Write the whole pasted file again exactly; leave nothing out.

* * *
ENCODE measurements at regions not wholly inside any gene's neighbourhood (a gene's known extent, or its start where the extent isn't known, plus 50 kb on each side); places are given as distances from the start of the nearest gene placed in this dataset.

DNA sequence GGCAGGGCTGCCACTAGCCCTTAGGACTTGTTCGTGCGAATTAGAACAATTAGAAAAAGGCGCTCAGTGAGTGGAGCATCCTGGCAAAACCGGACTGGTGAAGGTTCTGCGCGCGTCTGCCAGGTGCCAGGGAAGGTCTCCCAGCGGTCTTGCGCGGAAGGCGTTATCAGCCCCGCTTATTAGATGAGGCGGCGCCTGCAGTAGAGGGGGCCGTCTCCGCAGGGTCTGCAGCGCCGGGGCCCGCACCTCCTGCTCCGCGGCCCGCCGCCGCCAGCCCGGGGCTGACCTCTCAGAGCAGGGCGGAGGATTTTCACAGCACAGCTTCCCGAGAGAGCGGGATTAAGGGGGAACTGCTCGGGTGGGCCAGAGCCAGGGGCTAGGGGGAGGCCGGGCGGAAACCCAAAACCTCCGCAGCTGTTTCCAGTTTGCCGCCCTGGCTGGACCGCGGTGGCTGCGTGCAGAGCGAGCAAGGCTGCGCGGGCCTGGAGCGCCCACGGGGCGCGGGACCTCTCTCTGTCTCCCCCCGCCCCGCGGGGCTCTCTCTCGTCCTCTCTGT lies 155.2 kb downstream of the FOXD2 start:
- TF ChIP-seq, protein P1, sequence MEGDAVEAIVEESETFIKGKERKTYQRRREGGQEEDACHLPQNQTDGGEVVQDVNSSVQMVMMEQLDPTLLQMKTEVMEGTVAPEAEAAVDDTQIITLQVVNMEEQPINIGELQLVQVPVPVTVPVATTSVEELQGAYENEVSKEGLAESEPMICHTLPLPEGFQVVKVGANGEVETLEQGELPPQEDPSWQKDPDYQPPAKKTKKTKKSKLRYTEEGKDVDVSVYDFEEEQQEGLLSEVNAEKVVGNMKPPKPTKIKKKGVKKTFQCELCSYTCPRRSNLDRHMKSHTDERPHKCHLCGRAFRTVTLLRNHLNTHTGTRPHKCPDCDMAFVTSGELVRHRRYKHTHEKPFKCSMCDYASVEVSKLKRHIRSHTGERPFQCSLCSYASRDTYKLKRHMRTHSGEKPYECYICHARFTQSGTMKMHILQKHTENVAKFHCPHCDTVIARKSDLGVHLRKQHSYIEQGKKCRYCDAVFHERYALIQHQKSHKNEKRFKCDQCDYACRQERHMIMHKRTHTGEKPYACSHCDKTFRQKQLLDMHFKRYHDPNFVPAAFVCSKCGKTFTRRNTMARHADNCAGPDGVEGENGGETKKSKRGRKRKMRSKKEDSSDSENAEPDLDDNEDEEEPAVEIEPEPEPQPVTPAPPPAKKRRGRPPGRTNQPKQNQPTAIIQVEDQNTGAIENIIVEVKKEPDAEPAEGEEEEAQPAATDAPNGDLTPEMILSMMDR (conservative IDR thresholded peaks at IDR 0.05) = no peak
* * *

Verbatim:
ENCODE measurements at regions not wholly inside any gene's neighbourhood (a gene's known extent, or its start where the extent isn't known, plus 50 kb on each side); places are given as distances from the start of the nearest gene placed in this dataset.

DNA sequence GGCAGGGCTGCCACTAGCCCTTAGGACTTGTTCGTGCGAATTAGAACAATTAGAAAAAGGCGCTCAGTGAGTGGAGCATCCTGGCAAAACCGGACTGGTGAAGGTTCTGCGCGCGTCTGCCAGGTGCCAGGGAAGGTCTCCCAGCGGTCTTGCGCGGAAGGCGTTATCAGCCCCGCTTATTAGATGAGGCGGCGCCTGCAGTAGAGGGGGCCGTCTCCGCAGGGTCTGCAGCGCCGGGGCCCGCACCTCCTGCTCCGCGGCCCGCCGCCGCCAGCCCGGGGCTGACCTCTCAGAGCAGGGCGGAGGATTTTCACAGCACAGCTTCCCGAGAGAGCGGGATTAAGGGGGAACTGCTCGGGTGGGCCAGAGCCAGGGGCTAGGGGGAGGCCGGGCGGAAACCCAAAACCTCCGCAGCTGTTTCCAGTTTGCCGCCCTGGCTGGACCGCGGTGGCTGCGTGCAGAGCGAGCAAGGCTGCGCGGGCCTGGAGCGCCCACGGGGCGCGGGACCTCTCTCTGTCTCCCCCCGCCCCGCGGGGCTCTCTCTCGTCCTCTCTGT lies 155.2 kb downstream of the FOXD2 start:
- TF ChIP-seq, protein P1, sequence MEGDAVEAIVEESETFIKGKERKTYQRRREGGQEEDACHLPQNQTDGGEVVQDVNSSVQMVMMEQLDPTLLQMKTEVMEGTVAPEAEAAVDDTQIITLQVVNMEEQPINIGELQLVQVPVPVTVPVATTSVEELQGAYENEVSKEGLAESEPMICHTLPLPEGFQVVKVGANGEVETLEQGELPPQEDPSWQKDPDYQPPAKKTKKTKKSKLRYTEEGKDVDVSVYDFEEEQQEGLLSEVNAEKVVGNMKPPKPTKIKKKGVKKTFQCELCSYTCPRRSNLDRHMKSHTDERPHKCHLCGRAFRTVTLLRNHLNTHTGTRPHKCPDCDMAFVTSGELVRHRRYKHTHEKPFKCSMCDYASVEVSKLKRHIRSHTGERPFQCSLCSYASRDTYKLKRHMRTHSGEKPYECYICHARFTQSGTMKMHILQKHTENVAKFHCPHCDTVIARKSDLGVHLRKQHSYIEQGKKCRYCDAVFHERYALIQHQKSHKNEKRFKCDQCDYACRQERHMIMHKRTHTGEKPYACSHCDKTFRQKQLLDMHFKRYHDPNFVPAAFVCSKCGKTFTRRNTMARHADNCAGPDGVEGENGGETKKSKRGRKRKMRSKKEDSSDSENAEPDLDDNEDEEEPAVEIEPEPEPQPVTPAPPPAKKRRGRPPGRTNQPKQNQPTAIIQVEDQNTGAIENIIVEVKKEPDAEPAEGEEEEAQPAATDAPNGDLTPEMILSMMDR (conservative IDR thresholded peaks at IDR 0.05) = no peak